Accents in the courtroom, 1841

George Thompson george.thompson at NYU.EDU
Wed Jan 28 16:34:40 UTC 2009

        Thomas J. Middleditch was tried for a misdemeanor, in falsely registering his name on the registry list, as a voter, . . . on the 7th September, 1840.  ***  It was not found, however, whether he registered his name himself, or whether it was done by some other person.  It also was proved by Henry Draper that he sailed from Portsmouth, England, in the same ship with the accused, and that they landed here on the 18th December, 1835 – that he believed the accused was an Englishman.  Mr. Shaler, counsel for accused, objected to proving the nationality of a man by his accent.  The Court said the Supreme Court had decided that a Englishman’s nationality could be proved prima-facie, by his English accent, and an Irishman by his Irish accent.  Thomas Dolan, one of the Commissioners of the Registry, deposed that the accused had his name registered himself.  For the defense Mr. Shaler produced an authenticated copy of the naturalization record of the Marine Court, dated 13th A!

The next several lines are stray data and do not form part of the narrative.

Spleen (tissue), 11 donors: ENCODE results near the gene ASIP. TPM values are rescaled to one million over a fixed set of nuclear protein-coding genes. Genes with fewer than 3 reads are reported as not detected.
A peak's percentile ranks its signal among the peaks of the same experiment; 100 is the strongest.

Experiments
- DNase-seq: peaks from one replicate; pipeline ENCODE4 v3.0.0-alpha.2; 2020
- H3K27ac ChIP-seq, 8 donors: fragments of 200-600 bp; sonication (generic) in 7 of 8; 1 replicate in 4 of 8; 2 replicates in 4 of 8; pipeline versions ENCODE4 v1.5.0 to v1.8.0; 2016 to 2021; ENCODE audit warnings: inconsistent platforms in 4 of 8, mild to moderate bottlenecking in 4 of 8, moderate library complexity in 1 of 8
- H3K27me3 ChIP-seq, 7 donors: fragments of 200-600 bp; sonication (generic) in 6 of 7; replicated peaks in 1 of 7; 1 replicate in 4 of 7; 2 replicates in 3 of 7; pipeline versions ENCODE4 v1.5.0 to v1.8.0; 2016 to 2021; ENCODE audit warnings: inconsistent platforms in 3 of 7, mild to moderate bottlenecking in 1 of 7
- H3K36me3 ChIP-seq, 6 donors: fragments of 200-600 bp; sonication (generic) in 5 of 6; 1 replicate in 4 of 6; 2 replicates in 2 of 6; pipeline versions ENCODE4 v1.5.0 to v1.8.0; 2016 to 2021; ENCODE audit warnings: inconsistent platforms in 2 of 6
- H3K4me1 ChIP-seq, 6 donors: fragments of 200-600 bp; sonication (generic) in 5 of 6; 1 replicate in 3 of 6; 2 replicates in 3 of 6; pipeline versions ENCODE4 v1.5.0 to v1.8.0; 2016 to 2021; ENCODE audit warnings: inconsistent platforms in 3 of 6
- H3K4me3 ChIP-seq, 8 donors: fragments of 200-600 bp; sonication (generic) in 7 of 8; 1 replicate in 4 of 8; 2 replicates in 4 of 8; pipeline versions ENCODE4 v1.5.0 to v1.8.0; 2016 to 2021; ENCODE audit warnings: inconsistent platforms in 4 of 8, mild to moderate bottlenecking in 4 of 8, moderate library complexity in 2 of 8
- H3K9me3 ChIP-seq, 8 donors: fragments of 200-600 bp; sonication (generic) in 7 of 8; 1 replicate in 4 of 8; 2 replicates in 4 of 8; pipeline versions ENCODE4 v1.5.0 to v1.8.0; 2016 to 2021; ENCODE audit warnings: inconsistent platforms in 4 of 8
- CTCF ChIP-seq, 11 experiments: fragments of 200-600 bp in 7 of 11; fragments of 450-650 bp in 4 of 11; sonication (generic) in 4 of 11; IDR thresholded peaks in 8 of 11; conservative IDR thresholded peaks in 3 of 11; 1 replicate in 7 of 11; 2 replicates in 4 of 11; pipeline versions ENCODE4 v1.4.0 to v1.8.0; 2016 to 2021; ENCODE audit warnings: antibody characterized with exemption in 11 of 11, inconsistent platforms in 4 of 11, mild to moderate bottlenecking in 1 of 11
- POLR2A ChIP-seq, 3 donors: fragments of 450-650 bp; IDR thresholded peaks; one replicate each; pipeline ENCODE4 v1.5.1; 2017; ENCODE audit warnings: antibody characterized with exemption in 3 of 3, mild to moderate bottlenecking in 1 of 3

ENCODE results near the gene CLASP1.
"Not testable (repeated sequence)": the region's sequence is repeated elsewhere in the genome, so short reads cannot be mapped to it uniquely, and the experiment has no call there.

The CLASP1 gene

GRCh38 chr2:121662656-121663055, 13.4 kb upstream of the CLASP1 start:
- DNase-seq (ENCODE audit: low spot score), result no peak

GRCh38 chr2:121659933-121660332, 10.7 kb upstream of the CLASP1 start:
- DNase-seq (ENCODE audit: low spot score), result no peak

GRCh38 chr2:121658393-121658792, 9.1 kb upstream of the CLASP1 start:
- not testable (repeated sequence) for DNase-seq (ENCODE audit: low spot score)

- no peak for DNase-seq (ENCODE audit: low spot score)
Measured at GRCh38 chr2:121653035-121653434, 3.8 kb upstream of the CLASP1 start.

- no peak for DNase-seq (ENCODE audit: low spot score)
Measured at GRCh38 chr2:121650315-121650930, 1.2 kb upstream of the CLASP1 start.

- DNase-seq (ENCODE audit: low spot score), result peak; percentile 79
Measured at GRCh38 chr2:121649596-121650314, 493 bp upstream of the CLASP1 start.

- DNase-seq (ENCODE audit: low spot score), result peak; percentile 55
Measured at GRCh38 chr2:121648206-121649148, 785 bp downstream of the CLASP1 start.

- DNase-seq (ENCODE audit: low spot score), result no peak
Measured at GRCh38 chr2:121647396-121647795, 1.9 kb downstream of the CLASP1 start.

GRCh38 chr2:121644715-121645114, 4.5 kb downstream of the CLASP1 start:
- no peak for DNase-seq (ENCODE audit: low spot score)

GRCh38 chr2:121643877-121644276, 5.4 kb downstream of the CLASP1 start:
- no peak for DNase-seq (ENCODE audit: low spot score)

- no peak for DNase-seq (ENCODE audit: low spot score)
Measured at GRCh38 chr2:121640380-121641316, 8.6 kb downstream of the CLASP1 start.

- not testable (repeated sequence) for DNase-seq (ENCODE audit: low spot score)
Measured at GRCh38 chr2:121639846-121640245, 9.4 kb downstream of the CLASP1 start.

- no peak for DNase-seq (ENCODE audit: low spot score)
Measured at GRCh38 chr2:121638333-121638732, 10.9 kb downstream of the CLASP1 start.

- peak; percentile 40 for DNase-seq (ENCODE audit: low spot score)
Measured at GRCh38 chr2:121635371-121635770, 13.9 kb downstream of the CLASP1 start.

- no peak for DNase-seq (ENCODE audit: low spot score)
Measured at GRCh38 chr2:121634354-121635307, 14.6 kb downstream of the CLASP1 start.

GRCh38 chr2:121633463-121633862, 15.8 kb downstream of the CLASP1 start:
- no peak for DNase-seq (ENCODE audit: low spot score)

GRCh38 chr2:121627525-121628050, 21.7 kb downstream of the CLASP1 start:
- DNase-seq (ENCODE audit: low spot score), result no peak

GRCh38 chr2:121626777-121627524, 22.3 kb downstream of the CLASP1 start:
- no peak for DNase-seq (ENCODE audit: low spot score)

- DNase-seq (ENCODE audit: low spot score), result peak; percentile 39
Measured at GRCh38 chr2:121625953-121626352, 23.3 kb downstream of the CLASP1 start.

pril, 18
37, certifying, on the false oath of a man named Beberry, that the prisoner had been here five years prior to that date, whereas he had not been here two years.  The Court decided that, although this was a gross fraud, yet the record of another Court was evidence, and instructed the Jury to acquit the prisoner, and they found a verdict of not guilty.
        New-York Tribune, April 20, 1841, p. 2, col. 5

Perhaps my son, now a lawyer, could find this Supreme Court decision for me; I haven't asked him.


George A. Thompson
Author of A Documentary History of "The African Theatre", Northwestern Univ. Pr., 1998, but nothing much lately.

The American Dialect Society -

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